Salinas de Guaranda

Salinas de Guaranda, also known as Salinas de Tomabela, is an Ecuadorian village whose name derives from the salt mines that drove its economy prior to the 1970s.[1] It is located at an altitude of 3,500 metres (11,500 ft) in the Andes in the province of Bolivar and its history began long before the Spanish conquest, the first inhabitants were Tomabelas tribe, Chimbus tribe and Simiatug tribe.[citation needed]

Panoramic view

Currently, it's co-op economy, based on the Quechua concept of mingas or minkas, is known for the production of chocolate, cheese and salamis, although they continue to explore new products.[2][3][4]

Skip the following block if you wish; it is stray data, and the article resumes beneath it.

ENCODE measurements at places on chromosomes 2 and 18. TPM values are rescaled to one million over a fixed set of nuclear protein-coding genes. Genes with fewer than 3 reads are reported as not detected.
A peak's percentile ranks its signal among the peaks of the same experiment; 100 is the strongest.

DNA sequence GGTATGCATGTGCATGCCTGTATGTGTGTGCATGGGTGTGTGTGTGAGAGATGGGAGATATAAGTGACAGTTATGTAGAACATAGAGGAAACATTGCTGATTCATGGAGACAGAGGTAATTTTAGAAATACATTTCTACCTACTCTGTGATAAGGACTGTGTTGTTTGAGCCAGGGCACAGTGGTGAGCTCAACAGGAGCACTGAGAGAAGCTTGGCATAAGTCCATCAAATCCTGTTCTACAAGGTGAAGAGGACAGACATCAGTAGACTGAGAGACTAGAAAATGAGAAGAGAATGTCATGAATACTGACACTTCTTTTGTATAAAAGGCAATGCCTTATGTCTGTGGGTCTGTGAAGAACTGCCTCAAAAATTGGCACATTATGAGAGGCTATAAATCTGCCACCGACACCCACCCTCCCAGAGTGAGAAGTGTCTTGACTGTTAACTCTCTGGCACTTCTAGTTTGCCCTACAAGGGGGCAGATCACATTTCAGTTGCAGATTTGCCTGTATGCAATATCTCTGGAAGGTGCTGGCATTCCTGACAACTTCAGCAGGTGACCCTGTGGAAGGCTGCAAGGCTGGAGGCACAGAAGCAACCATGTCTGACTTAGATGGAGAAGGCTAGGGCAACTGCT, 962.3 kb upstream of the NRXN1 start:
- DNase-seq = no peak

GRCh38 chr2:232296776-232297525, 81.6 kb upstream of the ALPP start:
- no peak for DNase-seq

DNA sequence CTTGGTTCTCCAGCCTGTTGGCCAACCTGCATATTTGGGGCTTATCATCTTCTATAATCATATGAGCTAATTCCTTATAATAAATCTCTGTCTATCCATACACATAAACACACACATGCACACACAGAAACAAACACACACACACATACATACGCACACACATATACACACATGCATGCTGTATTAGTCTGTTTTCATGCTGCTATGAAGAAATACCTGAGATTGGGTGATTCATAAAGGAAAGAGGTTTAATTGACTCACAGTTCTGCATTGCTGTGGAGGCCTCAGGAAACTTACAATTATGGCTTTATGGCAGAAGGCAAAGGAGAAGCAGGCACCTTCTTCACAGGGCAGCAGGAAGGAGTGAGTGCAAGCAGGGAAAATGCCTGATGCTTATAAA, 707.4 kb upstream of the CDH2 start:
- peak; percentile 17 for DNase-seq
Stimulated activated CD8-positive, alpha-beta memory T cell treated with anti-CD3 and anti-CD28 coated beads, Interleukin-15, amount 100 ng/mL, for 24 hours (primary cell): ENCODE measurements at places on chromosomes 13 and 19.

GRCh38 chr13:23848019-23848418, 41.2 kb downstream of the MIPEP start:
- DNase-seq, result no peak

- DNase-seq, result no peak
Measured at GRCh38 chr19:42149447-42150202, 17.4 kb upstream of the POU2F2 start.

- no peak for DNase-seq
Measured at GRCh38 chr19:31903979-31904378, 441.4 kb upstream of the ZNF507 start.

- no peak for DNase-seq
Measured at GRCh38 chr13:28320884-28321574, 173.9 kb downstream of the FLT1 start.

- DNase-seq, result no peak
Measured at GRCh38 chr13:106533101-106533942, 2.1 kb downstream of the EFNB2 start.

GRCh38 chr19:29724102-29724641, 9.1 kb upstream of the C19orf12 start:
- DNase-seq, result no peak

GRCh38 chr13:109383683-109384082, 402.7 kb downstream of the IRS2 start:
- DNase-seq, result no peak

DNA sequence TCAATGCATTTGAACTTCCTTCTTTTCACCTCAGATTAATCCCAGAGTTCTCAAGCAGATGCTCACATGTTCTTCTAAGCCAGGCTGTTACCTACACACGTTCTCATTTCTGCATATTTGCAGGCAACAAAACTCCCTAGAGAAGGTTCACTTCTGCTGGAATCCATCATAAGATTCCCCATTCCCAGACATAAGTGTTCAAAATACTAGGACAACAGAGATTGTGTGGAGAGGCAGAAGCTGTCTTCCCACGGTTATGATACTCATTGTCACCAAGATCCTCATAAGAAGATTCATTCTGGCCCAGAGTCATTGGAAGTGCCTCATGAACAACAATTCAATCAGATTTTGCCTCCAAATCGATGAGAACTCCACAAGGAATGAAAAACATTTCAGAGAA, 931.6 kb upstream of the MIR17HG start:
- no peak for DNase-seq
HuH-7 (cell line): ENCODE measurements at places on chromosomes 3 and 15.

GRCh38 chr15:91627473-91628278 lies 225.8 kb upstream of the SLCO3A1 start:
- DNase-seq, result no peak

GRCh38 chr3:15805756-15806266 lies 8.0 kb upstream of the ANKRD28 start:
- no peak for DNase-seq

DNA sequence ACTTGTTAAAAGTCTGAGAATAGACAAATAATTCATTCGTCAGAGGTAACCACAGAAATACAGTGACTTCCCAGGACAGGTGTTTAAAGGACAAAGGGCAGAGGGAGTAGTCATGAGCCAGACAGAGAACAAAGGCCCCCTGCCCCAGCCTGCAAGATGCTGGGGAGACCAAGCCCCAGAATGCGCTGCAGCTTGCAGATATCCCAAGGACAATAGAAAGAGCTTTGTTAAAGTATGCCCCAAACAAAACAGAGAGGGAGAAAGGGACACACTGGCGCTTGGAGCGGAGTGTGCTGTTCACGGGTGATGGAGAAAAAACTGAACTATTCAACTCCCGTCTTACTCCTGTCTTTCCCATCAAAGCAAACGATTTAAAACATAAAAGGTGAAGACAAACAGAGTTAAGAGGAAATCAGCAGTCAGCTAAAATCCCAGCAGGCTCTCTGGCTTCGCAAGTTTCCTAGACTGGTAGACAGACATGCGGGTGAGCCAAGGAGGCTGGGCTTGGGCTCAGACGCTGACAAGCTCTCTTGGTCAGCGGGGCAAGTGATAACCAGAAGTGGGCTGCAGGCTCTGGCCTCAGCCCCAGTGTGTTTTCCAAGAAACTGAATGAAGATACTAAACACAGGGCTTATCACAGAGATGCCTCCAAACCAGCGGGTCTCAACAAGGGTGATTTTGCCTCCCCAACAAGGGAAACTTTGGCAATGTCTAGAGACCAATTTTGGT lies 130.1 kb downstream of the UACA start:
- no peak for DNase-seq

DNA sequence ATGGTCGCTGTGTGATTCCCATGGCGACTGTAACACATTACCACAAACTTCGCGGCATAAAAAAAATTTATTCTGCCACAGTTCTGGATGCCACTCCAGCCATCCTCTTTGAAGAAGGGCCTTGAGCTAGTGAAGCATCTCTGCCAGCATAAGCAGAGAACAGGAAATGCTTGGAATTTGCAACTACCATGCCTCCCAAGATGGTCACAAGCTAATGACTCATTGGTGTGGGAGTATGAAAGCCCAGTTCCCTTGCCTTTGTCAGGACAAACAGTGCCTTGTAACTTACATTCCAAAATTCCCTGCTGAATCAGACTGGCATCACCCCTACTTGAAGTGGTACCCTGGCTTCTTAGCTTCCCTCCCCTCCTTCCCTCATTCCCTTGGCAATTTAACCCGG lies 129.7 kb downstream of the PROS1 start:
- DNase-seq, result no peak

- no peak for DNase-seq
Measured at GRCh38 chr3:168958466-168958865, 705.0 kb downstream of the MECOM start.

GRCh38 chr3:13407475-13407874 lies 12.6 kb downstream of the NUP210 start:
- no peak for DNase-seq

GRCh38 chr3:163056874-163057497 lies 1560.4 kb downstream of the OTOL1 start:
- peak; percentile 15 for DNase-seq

ReferencesEdit

  1. ^ "Salinas de Guaranda: The Little Village that Could". MichWanderlust. 21 October 2017. Retrieved 29 April 2021.
  2. ^ "Baja presencia de turistas afecta a la parroquia Salinas de Guaranda". El Universo (in Spanish). 11 March 2021. Retrieved 29 April 2021.
  3. ^ "The Best Way to Say Cheese in the Andes". OZY. 8 June 2018. Retrieved 29 April 2021.
  4. ^ Santopietro, Jill (4 November 2008). "When Chocolate Is a Way of Life". The New York Times. Retrieved 29 April 2021.

External linksEdit

Coordinates: 1°24′00″S 79°01′00″W / 1.4000°S 79.0167°W / -1.4000; -79.0167